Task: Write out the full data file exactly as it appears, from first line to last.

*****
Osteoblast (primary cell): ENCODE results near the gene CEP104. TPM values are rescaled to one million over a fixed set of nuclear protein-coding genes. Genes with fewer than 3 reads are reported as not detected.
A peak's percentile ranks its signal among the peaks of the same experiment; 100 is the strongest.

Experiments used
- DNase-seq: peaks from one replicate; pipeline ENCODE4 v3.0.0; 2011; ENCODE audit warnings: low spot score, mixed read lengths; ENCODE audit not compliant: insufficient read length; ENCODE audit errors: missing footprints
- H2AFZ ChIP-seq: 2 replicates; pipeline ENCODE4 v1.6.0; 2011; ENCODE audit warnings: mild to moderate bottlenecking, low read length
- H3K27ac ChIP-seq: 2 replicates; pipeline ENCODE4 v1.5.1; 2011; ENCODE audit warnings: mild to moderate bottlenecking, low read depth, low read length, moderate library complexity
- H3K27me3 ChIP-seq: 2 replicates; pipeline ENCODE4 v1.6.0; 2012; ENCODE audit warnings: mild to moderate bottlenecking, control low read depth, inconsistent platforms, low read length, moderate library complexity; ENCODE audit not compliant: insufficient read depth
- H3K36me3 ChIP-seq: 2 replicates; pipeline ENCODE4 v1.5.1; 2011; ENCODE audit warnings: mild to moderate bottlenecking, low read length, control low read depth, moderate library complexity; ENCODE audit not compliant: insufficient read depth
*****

Osteoblast (primary cell): ENCODE results near the gene CEP104. TPM values are rescaled to one million over a fixed set of nuclear protein-coding genes. Genes with fewer than 3 reads are reported as not detected.
A peak's percentile ranks its signal among the peaks of the same experiment; 100 is the strongest.

Experiments used
- DNase-seq: peaks from one replicate; pipeline ENCODE4 v3.0.0; 2011; ENCODE audit warnings: low spot score, mixed read lengths; ENCODE audit not compliant: insufficient read length; ENCODE audit errors: missing footprints
- H2AFZ ChIP-seq: 2 replicates; pipeline ENCODE4 v1.6.0; 2011; ENCODE audit warnings: mild to moderate bottlenecking, low read length
- H3K27ac ChIP-seq: 2 replicates; pipeline ENCODE4 v1.5.1; 2011; ENCODE audit warnings: mild to moderate bottlenecking, low read depth, low read length, moderate library complexity
- H3K27me3 ChIP-seq: 2 replicates; pipeline ENCODE4 v1.6.0; 2012; ENCODE audit warnings: mild to moderate bottlenecking, control low read depth, inconsistent platforms, low read length, moderate library complexity; ENCODE audit not compliant: insufficient read depth
- H3K36me3 ChIP-seq: 2 replicates; pipeline ENCODE4 v1.5.1; 2011; ENCODE audit warnings: mild to moderate bottlenecking, low read length, control low read depth, moderate library complexity; ENCODE audit not compliant: insufficient read depth